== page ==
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Link to an image of this page  Link to an image of this page  [B8v p32]

Non vulganda consilia.

Keep counsels secret.

VIII.

Limine quod caeco, obscura & caligine monstrum[1]
Gnosiacis clausit Daedalus in latebris:
Depictum Romana phalanx in praelia gestat,
Semiviroque nitent signa superba[2] bove.
Nosque monent, debere ducum secreta[3] latere
Consilia, authori cognita techna nocet.

The monster that Daedalus imprisoned in its Cretan lair, with hidden entrance and obscuring darkness, the Roman phalanx carries painted into battle; the proud standards flash with the half-man bull. These remind us that the secret plans of leaders must stay hid. A ruse once known brings harm to its author.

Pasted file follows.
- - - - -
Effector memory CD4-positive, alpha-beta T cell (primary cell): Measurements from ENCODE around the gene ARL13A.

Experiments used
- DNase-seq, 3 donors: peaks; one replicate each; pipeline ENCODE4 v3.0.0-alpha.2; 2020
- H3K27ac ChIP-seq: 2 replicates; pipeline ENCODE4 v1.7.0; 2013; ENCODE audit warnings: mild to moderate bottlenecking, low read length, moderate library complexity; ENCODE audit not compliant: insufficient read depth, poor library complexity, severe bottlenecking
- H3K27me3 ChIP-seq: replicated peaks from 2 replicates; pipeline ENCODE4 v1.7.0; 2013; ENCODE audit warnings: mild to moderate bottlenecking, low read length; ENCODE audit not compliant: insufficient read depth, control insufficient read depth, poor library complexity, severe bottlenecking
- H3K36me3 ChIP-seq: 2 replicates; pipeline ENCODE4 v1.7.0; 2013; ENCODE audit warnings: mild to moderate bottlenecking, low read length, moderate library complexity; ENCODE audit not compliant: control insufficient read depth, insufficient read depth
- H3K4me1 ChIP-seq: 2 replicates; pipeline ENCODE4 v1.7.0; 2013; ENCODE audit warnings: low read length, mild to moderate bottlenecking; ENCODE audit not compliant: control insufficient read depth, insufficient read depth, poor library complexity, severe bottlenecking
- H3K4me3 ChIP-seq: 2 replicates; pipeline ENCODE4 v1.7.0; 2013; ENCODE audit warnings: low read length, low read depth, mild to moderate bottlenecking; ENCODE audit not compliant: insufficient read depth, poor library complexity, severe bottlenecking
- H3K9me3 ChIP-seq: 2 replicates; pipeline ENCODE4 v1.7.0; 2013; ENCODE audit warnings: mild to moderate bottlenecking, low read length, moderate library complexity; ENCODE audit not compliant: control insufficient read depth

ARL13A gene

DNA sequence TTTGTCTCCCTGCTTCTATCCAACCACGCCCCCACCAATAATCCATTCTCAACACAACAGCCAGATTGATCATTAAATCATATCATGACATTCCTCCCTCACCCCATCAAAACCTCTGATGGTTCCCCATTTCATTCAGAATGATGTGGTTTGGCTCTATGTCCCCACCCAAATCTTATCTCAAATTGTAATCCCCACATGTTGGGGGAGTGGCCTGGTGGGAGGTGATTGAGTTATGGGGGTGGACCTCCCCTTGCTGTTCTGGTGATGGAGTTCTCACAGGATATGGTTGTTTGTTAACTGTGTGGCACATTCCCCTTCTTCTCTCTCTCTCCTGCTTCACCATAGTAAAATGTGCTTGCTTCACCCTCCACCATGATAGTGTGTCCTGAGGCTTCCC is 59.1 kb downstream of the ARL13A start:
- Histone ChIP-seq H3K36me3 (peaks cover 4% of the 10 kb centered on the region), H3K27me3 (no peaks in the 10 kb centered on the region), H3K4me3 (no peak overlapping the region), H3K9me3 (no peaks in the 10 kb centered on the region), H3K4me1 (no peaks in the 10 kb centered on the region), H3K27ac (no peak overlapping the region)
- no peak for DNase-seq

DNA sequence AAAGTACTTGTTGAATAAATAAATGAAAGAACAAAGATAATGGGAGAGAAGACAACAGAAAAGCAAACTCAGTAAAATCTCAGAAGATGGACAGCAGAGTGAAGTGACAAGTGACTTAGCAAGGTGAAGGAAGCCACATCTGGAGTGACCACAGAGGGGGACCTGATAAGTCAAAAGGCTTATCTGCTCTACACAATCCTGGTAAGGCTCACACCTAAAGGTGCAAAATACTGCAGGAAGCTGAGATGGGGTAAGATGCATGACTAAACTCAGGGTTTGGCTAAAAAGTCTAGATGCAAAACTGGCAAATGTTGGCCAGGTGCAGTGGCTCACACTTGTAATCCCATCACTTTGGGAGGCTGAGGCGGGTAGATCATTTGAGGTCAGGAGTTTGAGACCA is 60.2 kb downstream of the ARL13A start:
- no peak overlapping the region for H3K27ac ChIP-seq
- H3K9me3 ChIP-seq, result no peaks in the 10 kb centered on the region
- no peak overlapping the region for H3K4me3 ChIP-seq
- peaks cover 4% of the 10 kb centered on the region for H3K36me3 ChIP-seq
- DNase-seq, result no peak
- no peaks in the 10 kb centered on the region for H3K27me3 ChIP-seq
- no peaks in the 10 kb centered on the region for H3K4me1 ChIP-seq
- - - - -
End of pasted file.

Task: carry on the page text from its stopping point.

Link to an image of this page  Link to an image of this page  [C1r p33]

Kriegs anschleg sol man nít
offenbaren.

VIII.

In dem banier der Rhomer gmalt
Ein Minotaurus stuend mit art,
Den in ein yrrgarten der alt
Dedalus het gar wol verwart:
Solchs zaygt, das man der widerpart
Zu veld der hauptleut bschluß nit sag,
Vil schwetzen wird hie wol gespart,
Oder schaden bald kummen mag.

Notes:

1.  ‘The monster that Daedalus imprisoned’, i.e. the Minotaur, the half-man, half-bull monster kept in the famous Labyrinth at Knossos, which Daedalus, the Athenian master-craftsman, constructed for King Minos.

2.  According to Pliny, Natural History 10.5.16, before the second consulship of Marius (104 BC) Roman standards bore variously eagles, wolves, minotaurs, horses and boars. Marius made the eagle universal.

3.  Cf. Festus, De verborum significatu (135 Lindsay): the Minotaur appears among the military standards, because the plans of leaders should be no less concealed than was the Minotaur’s lair, the Labyrinth.


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